03 March 2022 by Anita Sethi
Interview by Kerry Harden - Published in Walk, Spring 2022 issue.
Anita walking at Malham Cove
On a train from Liverpool to Newcastle, I was thinking about the reading I was due to give later on at an anthology launch. Then my thoughts were suddenly interrupted by loud music coming from a fellow passenger’s phone.
‘Excuse me, please could you turn your music down?’ I asked him. He looked up at me and what followed can only be described as an explosion of racist abuse. ‘Get back to where you come from,’ he told me. ‘Do you even have a British passport?’ As other passengers stayed quiet, the man’s rant continued. Enough, I thought. I pressed record on my phone so that I had evidence of his vile words and made my way to the front of the train. I explained the situation to a member of staff, who followed me back to my seat and discreetly took statements from other passengers. At the next station, the British Transport Police boarded the train and the man was taken away in handcuffs.
In the weeks following this attack, I was haunted by those words: ‘Get back to where you come from.’ I was born and grew up in Old Trafford, near to Manchester’ United’s football ground. It was a multicultural place but I had experienced racism growing up. As an adult, I’d hoped those days were behind me but just a year earlier, in 2018, I’d met Prince Charles at the Commonwealth People’s Forum and, when I told him I was from Manchester, he remarked: ‘Well, you don’t look like it!’ And here I was again, with a stranger questioning my right to call this country my home. I’d suffered from anxiety and depression all my life and these encounters only served to exacerbate those feelings.
Then I found myself looking at a map of the Pennines. Taking in the hills and rivers, I realised that I longed to walk among them. I spotted a place called Hope at the start of the Pennine Way. That seemed like the perfect place to begin my journey. While I’d always loved nature, I’d never embarked on a long walk like this before. This journey would be my response to that man’s hateful words.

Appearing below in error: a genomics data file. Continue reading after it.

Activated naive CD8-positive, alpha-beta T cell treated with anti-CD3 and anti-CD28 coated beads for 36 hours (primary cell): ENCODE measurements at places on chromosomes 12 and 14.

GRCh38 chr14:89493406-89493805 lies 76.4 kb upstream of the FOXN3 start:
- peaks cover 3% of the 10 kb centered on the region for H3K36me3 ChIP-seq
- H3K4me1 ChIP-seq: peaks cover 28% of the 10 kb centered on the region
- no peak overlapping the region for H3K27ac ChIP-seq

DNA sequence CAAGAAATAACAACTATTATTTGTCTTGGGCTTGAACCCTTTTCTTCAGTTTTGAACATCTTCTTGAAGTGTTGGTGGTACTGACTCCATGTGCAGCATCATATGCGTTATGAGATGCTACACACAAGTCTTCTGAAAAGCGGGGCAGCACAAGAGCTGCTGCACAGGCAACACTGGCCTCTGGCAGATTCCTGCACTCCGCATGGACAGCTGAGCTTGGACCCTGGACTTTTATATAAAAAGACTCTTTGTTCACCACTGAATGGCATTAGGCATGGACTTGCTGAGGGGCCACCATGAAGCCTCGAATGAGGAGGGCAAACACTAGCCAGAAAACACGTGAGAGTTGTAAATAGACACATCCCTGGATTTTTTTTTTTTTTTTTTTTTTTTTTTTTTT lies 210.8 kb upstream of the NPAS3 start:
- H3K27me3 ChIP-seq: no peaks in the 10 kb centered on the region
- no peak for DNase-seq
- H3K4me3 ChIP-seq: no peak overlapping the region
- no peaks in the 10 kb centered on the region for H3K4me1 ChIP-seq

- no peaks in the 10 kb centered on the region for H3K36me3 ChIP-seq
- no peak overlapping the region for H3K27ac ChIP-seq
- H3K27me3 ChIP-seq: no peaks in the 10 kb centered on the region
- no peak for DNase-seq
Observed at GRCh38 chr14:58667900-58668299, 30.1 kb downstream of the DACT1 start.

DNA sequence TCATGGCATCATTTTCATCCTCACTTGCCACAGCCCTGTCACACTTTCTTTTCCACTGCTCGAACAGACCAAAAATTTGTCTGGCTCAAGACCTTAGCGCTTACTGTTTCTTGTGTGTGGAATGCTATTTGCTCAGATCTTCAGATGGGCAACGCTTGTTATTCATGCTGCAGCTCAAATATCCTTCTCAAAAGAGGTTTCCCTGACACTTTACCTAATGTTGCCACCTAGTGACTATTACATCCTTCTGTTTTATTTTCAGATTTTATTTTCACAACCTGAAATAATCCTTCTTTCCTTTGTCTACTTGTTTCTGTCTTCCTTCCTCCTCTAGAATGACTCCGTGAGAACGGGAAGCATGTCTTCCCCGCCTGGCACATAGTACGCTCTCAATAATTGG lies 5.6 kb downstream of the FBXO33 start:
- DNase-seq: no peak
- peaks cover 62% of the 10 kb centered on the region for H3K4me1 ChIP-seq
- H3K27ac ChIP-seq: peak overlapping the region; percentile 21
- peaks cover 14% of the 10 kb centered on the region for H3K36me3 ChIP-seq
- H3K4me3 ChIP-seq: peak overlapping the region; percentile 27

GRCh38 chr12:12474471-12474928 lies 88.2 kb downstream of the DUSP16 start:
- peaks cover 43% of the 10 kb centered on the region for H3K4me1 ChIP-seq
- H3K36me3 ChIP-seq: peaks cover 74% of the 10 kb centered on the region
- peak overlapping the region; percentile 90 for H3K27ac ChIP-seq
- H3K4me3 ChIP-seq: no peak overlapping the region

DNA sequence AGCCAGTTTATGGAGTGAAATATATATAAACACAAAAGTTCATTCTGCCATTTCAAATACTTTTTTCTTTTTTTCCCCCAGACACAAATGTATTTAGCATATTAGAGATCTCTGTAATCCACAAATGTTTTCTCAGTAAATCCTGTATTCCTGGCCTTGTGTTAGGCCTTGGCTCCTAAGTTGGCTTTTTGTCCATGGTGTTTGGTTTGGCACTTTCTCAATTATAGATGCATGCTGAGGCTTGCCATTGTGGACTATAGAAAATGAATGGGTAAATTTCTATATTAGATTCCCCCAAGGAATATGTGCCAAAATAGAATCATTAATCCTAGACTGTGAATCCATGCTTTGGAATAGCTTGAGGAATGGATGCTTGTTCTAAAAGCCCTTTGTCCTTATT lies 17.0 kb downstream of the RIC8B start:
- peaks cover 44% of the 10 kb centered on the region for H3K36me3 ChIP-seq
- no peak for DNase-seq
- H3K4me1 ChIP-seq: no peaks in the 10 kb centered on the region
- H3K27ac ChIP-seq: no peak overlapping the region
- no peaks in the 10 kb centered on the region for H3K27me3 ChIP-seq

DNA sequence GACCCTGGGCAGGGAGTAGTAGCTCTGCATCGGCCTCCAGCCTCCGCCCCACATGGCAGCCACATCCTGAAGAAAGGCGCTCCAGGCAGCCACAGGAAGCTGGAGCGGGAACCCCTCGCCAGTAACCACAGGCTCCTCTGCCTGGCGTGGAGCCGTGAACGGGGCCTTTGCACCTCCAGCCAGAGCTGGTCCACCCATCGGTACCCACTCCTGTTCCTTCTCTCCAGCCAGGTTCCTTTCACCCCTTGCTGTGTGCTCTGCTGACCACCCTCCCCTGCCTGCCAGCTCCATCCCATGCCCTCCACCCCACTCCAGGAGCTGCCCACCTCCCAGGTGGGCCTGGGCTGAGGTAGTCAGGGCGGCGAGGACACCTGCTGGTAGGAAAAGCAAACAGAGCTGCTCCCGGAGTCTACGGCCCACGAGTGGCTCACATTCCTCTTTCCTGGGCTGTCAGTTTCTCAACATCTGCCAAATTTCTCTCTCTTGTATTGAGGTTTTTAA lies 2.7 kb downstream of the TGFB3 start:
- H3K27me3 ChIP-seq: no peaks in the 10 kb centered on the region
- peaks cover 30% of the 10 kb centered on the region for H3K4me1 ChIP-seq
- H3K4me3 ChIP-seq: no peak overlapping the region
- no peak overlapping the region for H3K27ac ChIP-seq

In July 2019, I set off from the Hope Valley and journeyed up along the Pennine Way, heading north through the Yorkshire Dales. Within the first mile, it became clear that I hadn’t properly prepared. I was shattered. Worse, I didn’t have proper walking shoes. But, as I continued, I found that my stamina gradually increased. I bought some walking shoes and learned to wear my rucksack in the correct position.
The most challenging part of Anita’s 270-mile walk was climbing up the 400 steps to Malham Cove, pictured, but it was so worth it, she says
The most gruelling part of the journey was climbing up the 400 slippery steps to Malham Cove in the pouring rain and fierce wind. It was worth it. Another memorable moment was reaching the summit of Pen-y-Ghent. At first, I was stuck in a cloud. Thankfully, I waited and the clouds began to clear, revealing the world in all its glory and colour. It felt symbolic: if you feel stuck in the clouds in your life and can’t see beyond a certain point, just wait and the clouds will clear.
As my physical wellbeing improved with every step, so did my mental wellbeing. Walking in nature is good for mental health because it engages all of our senses. It focuses the mind on the external world, the running water, the sound of the birds, the incredible scenery. It made me see that I was part of something bigger than my own worries. It showed me that there is a life beyond trauma.
As I explored the landscape, I felt more at home in myself but also in this country. I’ve always had a strong sense of ‘northernness’ but I found the walk cemented it. ‘How dare that man tell me I don’t belong in the north?’ I thought. I’d set off with the intention of walking alone, but my walk became quite peopled along the way. My companions ranged in ages from 12 to 90. It gave me the chance to see the world from other perspectives as we walked and talked. I completed my walk on 31 October 2019 having walked 435km/270 miles. Back home, I felt filled with confidence to tell my story. Ultimately, my message is that, whatever our differences, we are all human, we all need oxygen created by trees, we all belong here.
I Belong Here: A Journey along the Backbone of Britain (Bloomsbury Wildlife (£16.99).
Magazine of the Ramblers